Life would have no meaning if there were to be a haunted house without a boy to sneak into it, and so one day a brave friend and I went over and studied the house, finally finding an openable window on the gully side. I shoved the window open, and the two of us slithered in. The house, in the daylight, wasn’t as scary as I had expected or hoped it to be. It was entirely empty, but it was fun to sneak through the place and climb the stairs and explore the upstairs rooms. From an east room, I gazed out a window at the view of the gully, and at the big pipe bridging its way across it. When my friend joined me in the room, I said, “I’m going to go across on that pipe.”
“You’re nuts,” he said.
Moments later, we stood at one end of the big, black pipe. It went straight across the top of the gully, and the center was a good twenty feet off the ground. I straddled the pipe, and began the long trek across, leaving my friend at the gully’s edge. When I finally made it halfway across, I stopped. Here a woman killed herself. She tied a rope right here, and around her neck, and dropped, and died. Right below me she hung. I have her wooden nickel. I looked around at the green jungle below. Behind me I saw the large old house, and my friend, waiting and worried. I could hear a car passing by on its way toward H Street hill. Birds were singing all around me from the trees and underbrush. And then, I heard a distant sound, a happy sound, and a booming of a base drum. The Borderite band was on the march. We were missing a parade. I made my way forward, hurrying to reach the other side. And all along the way, I wondered what would make anyone want to die when there are such wonderful things as a marching band!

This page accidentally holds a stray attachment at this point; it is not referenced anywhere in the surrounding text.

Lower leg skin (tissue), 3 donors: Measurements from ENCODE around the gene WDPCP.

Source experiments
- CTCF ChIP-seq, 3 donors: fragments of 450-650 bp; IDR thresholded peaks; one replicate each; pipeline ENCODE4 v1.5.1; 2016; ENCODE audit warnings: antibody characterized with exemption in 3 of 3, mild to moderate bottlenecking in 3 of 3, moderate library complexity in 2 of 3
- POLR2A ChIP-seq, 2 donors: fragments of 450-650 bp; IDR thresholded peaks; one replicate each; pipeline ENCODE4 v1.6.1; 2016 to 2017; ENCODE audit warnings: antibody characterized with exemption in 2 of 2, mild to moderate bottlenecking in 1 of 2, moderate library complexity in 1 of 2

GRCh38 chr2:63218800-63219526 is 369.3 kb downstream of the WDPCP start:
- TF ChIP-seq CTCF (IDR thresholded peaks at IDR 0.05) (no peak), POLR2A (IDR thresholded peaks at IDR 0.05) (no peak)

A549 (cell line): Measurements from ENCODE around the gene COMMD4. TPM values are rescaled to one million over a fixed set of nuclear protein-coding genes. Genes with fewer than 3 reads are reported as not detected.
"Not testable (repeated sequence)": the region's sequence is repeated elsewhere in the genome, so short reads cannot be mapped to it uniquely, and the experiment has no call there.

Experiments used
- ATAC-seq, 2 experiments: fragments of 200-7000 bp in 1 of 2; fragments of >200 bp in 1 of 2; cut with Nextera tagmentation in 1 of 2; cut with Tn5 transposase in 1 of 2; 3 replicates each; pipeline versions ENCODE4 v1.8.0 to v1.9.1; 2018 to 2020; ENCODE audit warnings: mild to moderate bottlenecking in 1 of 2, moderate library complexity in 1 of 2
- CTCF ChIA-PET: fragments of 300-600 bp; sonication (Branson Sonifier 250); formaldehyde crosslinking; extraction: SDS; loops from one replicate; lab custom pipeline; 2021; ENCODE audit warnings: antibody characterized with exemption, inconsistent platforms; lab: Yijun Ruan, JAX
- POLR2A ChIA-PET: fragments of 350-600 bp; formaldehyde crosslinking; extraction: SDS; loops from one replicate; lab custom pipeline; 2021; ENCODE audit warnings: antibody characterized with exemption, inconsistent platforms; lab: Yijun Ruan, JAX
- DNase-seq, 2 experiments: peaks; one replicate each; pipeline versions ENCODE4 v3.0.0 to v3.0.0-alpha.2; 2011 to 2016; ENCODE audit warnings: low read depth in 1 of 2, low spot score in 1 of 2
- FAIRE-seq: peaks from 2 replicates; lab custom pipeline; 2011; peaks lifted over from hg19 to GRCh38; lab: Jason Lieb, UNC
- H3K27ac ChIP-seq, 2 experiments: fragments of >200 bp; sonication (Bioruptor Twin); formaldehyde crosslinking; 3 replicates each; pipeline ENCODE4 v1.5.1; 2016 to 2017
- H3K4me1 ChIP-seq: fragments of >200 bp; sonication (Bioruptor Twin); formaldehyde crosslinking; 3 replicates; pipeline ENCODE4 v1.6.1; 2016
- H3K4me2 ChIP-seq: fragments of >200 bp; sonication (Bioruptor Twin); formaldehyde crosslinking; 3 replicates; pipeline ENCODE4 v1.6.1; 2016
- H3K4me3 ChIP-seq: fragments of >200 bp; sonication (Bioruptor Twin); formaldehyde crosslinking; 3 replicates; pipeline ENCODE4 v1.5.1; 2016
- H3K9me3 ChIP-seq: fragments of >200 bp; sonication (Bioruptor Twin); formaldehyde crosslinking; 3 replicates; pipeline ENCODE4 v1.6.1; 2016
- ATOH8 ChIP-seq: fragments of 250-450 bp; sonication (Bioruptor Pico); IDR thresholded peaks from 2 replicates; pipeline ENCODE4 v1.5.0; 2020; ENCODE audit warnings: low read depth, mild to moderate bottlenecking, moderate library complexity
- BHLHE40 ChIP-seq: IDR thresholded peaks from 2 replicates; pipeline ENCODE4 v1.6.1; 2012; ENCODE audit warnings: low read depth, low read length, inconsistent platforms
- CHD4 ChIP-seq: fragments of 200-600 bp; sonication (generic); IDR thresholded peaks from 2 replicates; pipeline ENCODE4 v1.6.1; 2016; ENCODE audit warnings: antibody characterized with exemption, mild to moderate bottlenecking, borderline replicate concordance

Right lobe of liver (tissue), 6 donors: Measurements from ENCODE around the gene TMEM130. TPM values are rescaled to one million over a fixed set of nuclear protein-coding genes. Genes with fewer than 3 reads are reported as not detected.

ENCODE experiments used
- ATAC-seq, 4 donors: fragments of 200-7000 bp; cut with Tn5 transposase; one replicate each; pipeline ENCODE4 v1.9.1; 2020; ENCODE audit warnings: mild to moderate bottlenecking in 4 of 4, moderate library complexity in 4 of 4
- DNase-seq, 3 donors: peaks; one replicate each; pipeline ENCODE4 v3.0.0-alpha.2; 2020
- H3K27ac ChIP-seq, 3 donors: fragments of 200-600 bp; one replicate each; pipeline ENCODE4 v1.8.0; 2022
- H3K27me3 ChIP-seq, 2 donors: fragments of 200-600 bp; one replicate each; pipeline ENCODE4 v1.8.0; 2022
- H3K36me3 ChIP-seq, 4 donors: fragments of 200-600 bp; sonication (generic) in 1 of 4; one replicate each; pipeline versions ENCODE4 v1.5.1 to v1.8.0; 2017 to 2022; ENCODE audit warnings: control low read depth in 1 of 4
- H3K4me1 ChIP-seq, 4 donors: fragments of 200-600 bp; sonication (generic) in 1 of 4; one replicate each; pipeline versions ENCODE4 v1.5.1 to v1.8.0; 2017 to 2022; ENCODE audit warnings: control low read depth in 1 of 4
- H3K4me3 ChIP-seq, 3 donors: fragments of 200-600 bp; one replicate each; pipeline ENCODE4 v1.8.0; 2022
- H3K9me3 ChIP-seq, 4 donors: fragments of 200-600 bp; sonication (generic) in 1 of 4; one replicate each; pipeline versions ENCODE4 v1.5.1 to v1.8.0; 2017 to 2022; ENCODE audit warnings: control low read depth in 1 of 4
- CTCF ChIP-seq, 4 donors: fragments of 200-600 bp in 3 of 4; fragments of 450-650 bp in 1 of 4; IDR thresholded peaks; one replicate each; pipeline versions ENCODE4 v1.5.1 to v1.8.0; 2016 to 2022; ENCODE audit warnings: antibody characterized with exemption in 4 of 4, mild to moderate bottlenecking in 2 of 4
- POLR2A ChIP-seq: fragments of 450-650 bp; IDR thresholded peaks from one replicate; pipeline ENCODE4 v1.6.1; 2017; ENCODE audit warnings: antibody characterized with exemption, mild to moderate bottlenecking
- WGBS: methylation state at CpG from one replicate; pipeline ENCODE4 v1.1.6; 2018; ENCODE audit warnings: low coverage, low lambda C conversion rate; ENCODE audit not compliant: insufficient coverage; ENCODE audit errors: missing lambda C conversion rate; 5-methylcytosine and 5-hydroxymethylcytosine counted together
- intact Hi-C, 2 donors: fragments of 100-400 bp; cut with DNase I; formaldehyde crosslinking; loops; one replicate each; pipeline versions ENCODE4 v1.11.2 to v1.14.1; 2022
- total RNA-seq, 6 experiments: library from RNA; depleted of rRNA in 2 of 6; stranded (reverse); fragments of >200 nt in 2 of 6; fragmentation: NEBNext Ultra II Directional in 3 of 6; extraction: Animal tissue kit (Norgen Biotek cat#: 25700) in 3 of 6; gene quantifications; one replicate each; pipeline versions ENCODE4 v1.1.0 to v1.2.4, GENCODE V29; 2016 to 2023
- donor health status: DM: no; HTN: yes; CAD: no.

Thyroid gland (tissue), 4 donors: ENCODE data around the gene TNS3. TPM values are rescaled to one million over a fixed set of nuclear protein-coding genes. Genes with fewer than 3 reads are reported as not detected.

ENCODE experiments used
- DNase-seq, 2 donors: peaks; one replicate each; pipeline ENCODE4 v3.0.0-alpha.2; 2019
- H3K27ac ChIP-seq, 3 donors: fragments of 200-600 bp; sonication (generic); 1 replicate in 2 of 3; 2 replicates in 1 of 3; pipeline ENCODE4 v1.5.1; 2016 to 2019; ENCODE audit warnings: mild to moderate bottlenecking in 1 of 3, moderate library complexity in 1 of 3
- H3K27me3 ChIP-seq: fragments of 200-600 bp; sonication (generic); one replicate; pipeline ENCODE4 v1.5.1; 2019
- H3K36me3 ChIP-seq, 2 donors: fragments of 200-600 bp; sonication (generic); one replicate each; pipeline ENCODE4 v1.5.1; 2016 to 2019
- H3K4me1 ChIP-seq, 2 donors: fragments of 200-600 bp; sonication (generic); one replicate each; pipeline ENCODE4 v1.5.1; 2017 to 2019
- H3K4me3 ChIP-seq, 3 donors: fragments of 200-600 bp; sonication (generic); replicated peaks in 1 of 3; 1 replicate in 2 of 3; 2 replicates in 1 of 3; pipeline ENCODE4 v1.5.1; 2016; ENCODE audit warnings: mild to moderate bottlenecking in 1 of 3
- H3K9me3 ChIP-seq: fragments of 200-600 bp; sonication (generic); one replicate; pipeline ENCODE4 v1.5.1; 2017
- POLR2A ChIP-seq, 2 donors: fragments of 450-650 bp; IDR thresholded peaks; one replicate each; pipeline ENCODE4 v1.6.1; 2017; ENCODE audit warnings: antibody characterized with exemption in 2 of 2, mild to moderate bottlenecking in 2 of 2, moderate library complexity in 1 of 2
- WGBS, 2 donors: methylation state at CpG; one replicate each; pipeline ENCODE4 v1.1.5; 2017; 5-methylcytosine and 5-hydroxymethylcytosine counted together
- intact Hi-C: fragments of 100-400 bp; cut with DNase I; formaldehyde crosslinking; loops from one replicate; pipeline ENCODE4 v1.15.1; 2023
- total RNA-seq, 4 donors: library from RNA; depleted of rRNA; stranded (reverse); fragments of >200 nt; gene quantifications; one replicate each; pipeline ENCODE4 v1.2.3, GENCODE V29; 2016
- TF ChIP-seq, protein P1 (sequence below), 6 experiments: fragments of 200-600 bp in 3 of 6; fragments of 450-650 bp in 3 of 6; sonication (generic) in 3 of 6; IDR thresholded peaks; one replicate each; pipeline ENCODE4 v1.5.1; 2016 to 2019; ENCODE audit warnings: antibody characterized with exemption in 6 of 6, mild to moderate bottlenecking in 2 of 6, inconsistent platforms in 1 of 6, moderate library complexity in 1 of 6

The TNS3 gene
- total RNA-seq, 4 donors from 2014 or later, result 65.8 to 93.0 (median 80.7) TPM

A recent picture:
What we looked like then:
Wow you've got a great memory and you're a great story teller. I don't remember you pushing me but I do remember ending up in the ditch many times of my own accord. So don't give a second thought to that. I also think I understand a little more these days what it must have been like for you to be a PK [preacher's kid] back then. I get a chance to pray with some pastor friends weekly, so get to see and hear some of the challenges they and their families face. It seems like you have a fruitful and interesting life. If you ever travel this way again, I'll treat you to a coffee and a chat.
P.P.S. My friend David Chapman died on July 3, 2018. Although a victim of agent orange during his service in Vietnam, he lived a long and fruitful life. May he rest in peace.